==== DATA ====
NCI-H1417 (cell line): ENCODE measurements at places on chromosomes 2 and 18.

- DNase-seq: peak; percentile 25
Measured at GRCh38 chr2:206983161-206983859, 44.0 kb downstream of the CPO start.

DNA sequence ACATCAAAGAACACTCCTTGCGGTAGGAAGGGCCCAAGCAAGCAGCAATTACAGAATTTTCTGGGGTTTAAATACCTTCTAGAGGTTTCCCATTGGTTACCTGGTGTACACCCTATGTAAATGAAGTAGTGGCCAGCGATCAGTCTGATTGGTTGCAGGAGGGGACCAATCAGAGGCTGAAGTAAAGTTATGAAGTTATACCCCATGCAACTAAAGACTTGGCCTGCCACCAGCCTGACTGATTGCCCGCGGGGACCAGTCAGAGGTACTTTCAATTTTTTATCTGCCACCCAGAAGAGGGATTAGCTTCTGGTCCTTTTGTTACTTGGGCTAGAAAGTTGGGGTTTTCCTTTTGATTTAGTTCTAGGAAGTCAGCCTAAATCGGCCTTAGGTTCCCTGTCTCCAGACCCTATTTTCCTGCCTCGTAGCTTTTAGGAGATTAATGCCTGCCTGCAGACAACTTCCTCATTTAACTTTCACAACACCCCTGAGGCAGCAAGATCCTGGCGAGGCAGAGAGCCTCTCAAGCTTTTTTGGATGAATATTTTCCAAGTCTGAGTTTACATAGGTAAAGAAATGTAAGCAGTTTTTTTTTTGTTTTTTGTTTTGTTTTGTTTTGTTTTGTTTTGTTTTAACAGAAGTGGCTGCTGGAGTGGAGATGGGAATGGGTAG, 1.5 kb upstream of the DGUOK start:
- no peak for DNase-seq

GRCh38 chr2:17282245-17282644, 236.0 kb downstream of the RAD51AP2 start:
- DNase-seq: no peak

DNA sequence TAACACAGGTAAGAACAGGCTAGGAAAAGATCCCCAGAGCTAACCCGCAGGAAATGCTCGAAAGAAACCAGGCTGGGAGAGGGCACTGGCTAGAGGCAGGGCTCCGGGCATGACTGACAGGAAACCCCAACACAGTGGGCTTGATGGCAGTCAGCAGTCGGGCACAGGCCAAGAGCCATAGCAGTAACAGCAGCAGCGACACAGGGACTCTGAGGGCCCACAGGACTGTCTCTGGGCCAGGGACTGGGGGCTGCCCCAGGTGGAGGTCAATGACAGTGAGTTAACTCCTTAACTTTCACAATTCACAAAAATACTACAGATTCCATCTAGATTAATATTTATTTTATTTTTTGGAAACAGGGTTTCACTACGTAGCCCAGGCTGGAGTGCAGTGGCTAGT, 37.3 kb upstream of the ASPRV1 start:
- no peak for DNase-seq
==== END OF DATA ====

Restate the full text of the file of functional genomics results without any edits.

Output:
NCI-H1417 (cell line): ENCODE measurements at places on chromosomes 2 and 18.

- DNase-seq: peak; percentile 25
Measured at GRCh38 chr2:206983161-206983859, 44.0 kb downstream of the CPO start.

DNA sequence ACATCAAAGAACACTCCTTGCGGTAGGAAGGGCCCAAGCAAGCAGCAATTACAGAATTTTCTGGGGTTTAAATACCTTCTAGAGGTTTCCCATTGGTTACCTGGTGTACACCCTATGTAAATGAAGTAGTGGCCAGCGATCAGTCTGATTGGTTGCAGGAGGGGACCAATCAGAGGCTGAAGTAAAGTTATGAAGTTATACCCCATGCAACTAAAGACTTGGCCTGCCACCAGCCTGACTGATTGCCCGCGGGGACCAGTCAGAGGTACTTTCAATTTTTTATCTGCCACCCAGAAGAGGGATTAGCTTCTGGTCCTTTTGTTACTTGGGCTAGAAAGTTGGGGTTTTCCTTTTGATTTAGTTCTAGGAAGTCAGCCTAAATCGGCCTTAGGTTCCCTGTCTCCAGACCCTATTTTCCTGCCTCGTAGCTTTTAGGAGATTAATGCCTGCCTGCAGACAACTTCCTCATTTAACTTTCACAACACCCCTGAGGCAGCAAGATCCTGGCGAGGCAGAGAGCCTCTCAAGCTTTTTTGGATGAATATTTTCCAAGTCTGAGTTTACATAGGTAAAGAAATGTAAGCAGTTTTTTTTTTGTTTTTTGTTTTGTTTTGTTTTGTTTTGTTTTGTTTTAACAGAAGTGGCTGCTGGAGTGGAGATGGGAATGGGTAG, 1.5 kb upstream of the DGUOK start:
- no peak for DNase-seq

GRCh38 chr2:17282245-17282644, 236.0 kb downstream of the RAD51AP2 start:
- DNase-seq: no peak

DNA sequence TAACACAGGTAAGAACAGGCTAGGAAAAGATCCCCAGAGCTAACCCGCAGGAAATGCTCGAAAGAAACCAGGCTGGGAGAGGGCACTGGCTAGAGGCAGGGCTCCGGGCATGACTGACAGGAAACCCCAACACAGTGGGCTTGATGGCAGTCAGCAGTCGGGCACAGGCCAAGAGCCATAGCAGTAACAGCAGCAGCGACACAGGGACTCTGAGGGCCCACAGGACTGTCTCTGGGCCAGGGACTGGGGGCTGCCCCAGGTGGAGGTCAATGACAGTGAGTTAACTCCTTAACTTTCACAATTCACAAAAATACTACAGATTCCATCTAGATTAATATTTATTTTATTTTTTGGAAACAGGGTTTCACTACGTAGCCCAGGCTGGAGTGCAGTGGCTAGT, 37.3 kb upstream of the ASPRV1 start:
- no peak for DNase-seq